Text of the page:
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Examples of Resistance Developing Week 3 Draft 1

Submitted by jngomez on Mon, 02/05/2018 - 23:07

Patients exhibiting a resistance to existing therapies regarding BCR-ABL inhibition which leads to cancer programmed cell death and other long-term responses. A common observed mechanism of resistance is the acquisition of a second site mutation in the BCR-ABL itself. A mutation in the ATP binding pocket at the ‘gatekeeper’ residue theorine 315.  This mutation results in the inhibition of optimal binding of inhibitors like imantinib, however, still permitting ATP hydrolysis, and this restores BCR-ABL signaling in the presence of inhibitors. Another example involves resistance to oncogene-targeted drugs which results as a mutation of alternate components of oncogene-induced signaling pathways. Mutant BRAF signal through the MAPK signaling pathways stimulates melanoma growth.  One resistance mechanism to BRAF inhibitors is the acquisition of activation mutations in other MAPK pathways components like NRAS. These types of mutations restore MAPK oncogenic pathways signals despite continued therapeutic techniques of inhibitions of mutant BRAF. We know that activated RAS activates MAPKKK by binding to it and then this leads to the activation of MAPKK by phosphorylation, and then MAPK which then proceeds to activate proteins or transcription regulators in order to change protein activity or gene expression. 

Thursday Schedule

Submitted by jngomez on Fri, 02/02/2018 - 15:29

Walking is an activity we all perform throughout every day. Ranging from walking to grab a tissue or walking to class. I love to walk because it’s a good start to the day and also a good way to stay healthy. Throughout my Thursday schedule, an activity that I engaged in an abundant amount of time is walking. I walk to all my classes and extracurricular activities throughout the day. Starting from the morning I wake up and do my usual routine and then head out to my Cancer Genetics lecture at Goodell. Then I walk to the library to do any assignments or get breakfast. Then I walk to my Population Genetics course located in Morrill III and after that walk to a seating area in Morrill II. Then walk to my Mammalogy course in Morrill II. Then walk to the gym to a group fitness class. Overall, throughout my day I do an abundant amount of walking. This is a common activity in my everyday lifestyle.      


Draft for Structure of Scientific Literature Assignment

Submitted by jngomez on Thu, 02/01/2018 - 20:36

In the article titled, “Origin matters: widely distributed native and non-native species benefit from different functional traits,” there are a variety of headings and it follows the IMRAD format as discussed in our book. This contains an Introduction, Materials and Methods, Results, Discussion section and sometimes an abstract is included. Since the paper is formatted this way it aids readers in identifying a particular section they want. In choosing such a format it shows that the paper illustrates structure and organization. Their abstract addresses the topic they will be addressing and what they were looking to find in the studies performed. This research paper also shares similar features that are included in the article, “Non-native species and rates of spread: lessons from the brackish Baltic Sea.”

Oncogene Addiction Clinical Evidence PP

Submitted by jngomez on Thu, 02/01/2018 - 16:54

The phenomenon of oncogene addiction describes cancer cell dependence on individual oncogenes to sustain the malignant phenotype. There has been clinical evidence to support the idea of oncogene addiction. One area oncogene addiction has been seen is in Chronic myeloid leukemia also known as CML. In CML there is an abnormality in chromosome 22. A translocation event happens where RAG cuts some of the Abl gene and more of the Bcr gene. When they come together and combine, it forms an alternative chromosome 22 referred to as Philadelphia chromosome. CML is essentially driven by the BCR-ABL mutant oncogene as its addiction. This was demonstrated in patients through the clinical responses attained with the kinase inhibitor imatinb, which targets BCR-ABL. It is further supported by genetic mechanisms of resistance that vastly led to reactivation of BCR-ABL kinase activity. Another example is antiandrogens. These are used as a treatment for prostate cancer. They are also known to be ‘lineage addicted’ to AR and have recurrent AR amplifications or mutations upon resistance to first line therapeutic techniques.  Overall, medicine continues to advance and we are seeing other ways to support the phenomenon of oncogene addiction.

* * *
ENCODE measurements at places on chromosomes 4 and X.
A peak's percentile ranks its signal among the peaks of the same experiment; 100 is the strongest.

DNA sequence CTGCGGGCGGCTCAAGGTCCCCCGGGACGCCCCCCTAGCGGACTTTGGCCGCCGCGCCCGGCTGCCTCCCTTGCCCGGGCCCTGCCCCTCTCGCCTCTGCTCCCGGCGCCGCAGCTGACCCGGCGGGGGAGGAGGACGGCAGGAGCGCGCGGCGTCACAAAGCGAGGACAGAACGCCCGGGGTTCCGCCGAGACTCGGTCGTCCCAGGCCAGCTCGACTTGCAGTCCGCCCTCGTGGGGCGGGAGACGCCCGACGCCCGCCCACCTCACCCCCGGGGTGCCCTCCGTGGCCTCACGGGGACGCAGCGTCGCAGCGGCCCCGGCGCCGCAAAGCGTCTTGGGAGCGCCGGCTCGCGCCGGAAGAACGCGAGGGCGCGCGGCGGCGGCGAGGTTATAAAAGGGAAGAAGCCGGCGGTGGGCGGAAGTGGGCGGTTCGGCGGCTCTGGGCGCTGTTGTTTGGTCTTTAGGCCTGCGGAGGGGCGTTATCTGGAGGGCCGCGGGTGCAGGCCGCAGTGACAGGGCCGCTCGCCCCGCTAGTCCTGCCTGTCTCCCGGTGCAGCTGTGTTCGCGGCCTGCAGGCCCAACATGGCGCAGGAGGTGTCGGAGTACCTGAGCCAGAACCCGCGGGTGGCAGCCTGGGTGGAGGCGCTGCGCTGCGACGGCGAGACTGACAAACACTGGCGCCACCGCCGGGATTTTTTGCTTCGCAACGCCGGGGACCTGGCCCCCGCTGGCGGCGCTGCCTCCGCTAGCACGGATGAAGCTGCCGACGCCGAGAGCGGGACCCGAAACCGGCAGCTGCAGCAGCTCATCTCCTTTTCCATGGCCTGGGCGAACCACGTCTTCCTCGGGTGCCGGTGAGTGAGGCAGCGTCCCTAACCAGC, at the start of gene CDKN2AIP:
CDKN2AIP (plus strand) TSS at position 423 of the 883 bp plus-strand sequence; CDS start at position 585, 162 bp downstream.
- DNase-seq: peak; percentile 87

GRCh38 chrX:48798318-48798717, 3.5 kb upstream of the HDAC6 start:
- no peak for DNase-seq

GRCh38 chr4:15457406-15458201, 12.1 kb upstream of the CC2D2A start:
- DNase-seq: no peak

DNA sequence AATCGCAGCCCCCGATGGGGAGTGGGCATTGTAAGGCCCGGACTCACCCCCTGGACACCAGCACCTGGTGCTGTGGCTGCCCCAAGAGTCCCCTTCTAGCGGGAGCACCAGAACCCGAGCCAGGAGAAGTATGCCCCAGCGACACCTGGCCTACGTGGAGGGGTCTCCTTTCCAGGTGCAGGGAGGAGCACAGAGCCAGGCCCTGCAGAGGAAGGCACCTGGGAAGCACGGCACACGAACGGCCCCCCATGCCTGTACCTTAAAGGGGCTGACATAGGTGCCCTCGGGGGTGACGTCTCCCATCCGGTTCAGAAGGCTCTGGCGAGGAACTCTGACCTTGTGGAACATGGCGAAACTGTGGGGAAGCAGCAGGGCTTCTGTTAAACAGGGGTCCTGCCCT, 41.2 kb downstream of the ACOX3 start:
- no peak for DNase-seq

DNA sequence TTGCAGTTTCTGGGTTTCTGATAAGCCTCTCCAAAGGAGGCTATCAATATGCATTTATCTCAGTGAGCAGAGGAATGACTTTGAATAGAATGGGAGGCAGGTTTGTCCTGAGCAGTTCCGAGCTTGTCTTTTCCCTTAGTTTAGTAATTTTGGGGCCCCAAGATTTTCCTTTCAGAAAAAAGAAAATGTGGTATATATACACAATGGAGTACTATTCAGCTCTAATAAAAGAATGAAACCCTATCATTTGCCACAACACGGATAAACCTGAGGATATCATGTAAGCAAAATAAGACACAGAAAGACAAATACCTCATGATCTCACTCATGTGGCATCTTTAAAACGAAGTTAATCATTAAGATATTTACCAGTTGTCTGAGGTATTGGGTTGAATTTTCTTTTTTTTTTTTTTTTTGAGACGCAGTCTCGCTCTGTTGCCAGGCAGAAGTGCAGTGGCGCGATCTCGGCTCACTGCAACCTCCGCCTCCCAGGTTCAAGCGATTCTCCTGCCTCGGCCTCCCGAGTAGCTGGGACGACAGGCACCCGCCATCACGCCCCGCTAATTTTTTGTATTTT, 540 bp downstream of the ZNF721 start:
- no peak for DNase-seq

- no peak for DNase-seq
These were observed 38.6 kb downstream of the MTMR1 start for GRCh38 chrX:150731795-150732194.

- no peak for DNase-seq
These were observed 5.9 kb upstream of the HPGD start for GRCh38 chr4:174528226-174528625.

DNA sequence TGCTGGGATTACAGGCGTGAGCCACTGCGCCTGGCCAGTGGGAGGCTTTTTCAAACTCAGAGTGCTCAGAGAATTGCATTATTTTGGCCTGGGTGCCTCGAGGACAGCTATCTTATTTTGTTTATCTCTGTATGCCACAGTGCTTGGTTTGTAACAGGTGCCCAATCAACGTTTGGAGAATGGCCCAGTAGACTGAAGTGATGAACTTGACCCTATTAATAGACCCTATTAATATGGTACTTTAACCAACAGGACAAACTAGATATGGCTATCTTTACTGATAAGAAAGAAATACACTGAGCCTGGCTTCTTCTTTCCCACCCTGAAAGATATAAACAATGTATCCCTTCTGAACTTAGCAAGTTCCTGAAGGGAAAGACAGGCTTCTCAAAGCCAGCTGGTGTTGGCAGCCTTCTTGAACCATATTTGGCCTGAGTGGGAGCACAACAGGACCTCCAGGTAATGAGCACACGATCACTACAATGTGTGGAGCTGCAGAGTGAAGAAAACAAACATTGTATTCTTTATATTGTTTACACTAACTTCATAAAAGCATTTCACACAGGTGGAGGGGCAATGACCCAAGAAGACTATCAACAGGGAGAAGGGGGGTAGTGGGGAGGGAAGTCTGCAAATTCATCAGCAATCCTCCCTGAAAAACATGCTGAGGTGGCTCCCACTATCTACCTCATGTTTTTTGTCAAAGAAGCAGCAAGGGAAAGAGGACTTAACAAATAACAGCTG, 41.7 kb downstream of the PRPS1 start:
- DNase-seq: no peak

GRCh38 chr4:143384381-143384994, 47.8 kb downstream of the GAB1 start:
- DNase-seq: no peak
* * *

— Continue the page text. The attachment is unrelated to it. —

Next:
Oncogene Addiction Clinical Evidence

Submitted by jngomez on Thu, 02/01/2018 - 15:50

There is clinical evidence that oncogene addiction exists. This could be seen in CML.  CML is referred as Chronic myeloid leukemia. This involves chromosome 22 and an abnormality. A translocation event happens between chromosome 9 and chromosome 22 and there are RAG’s. When there is a mutation it causes RAG to cut some of the Abl gene and more of the Bcr gene. When combined it forms a changed chromosome 22 (Philadelphia chromosome).  CML is essentially driven by the BCR-ABL mutant oncogene so it is addicted. This was demonstrated in patients through the clinical responses attained with the kinase inhibitor imatinb, which targets BCR-ABL. It is further supported by genetic mechanisms of resistance that vastly led to reactivation of BCR-ABL kinase activity. Another example is antiandrogens and using them for the treatment of prostate cancers, which are known to be ‘lineage addicted’ to AR and have recurrent AR amplifications or mutations upon resistance to first line therapeutic techniques.  

Oncogene Addiction

Submitted by jngomez on Thu, 02/01/2018 - 15:49

Oncogenes are essentially dominant growth enhancing genes and if overexpressed can augment growth in one cell type but impede growth or stimulate programmed cell death in another cell type.  The phenomenon of oncogene addiction describes cancer cell dependence on individual oncogenes to sustain the malignant phenotype. Oncogenic functions are activated by them. Cancer cell survival relies on quite a few key genetic driver events. When an oncogene is turned off this means that the cancer cells will undergo programmed cell death. For instance, in transgenic mice when there is the expression of an inducible form of the H-ras oncogene it develops melanomas. When the ras gene was switched off apoptosis occurred and regressed. Another instance is with the expression of a Bcr-Abl fusion gene which results in the development of leukemia and killed mice. When switched off, even at advanced stages of disease, the leukemic cells underwent rapid apoptosis and this resulted in mice surviving. In cancer cells the regulation of signal transduction and gene expression is rather crazy and distinct of normal cells. Since they have a different form of regulation it is said that cancer cells may be more reliant on the activity of specific oncogenes. In addition, they are more sensitive to the growth-inhibitory effects of specific tumor suppressor genes like p53 versus normal cells.